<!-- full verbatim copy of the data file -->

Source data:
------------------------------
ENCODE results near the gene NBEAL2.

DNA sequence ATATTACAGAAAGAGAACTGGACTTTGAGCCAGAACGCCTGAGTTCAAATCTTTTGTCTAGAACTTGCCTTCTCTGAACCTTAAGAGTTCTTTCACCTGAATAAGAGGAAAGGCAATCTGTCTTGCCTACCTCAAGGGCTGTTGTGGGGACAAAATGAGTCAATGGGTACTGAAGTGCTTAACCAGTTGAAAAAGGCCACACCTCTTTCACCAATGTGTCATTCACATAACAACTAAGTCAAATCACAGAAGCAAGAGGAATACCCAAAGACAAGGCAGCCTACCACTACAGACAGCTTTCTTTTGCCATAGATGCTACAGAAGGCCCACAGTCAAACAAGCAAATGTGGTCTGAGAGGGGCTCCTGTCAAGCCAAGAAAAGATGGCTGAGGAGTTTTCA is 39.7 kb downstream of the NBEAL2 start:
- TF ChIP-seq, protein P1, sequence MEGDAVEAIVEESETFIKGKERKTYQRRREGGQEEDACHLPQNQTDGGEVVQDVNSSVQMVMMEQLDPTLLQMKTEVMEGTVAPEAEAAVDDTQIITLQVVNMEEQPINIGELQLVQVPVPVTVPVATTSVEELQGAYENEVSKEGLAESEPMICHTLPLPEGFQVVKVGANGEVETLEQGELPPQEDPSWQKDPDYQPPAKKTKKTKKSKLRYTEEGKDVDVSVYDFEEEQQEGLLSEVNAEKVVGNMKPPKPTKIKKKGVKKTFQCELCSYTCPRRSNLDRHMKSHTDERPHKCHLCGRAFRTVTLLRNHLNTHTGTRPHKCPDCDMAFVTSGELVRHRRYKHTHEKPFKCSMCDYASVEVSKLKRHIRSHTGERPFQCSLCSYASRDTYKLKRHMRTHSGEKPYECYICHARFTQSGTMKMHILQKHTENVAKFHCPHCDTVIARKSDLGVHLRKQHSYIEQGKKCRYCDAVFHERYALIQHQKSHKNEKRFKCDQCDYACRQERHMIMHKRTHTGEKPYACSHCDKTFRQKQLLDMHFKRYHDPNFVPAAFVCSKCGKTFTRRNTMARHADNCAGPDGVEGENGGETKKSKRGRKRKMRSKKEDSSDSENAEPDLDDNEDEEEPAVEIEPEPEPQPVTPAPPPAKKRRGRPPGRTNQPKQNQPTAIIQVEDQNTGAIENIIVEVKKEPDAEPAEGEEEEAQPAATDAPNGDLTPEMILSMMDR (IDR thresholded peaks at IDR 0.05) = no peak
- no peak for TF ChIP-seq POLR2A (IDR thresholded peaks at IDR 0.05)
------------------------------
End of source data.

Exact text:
ENCODE results near the gene NBEAL2.

DNA sequence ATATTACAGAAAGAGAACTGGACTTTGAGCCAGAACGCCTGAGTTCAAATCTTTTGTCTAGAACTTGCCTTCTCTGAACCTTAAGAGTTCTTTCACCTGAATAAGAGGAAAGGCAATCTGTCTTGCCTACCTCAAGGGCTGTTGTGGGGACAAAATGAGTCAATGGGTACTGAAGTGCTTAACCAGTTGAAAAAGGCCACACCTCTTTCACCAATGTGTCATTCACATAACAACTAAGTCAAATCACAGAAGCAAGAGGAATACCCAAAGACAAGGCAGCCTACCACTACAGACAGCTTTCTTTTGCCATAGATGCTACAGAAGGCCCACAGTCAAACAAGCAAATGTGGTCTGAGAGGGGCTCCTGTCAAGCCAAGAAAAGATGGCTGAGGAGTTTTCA is 39.7 kb downstream of the NBEAL2 start:
- TF ChIP-seq, protein P1, sequence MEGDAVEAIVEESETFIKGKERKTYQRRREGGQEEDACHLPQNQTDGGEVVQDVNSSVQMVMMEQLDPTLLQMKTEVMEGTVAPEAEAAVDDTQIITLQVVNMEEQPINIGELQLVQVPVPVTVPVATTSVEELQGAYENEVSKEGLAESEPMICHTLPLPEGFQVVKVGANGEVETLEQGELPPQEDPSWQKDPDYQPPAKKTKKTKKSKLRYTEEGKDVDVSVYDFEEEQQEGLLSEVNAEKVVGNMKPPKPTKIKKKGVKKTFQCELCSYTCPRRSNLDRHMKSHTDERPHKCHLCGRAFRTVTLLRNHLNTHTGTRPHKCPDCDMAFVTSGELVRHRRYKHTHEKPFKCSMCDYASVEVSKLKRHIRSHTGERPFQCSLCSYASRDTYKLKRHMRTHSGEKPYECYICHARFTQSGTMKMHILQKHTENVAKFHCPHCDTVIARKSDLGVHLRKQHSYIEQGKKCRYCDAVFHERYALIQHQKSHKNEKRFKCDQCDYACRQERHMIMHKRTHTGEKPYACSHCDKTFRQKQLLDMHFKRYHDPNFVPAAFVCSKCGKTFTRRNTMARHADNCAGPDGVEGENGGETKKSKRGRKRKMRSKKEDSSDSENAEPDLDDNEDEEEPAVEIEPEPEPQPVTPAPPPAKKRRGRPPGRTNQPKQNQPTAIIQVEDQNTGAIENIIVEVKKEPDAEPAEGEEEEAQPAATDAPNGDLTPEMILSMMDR (IDR thresholded peaks at IDR 0.05) = no peak
- no peak for TF ChIP-seq POLR2A (IDR thresholded peaks at IDR 0.05)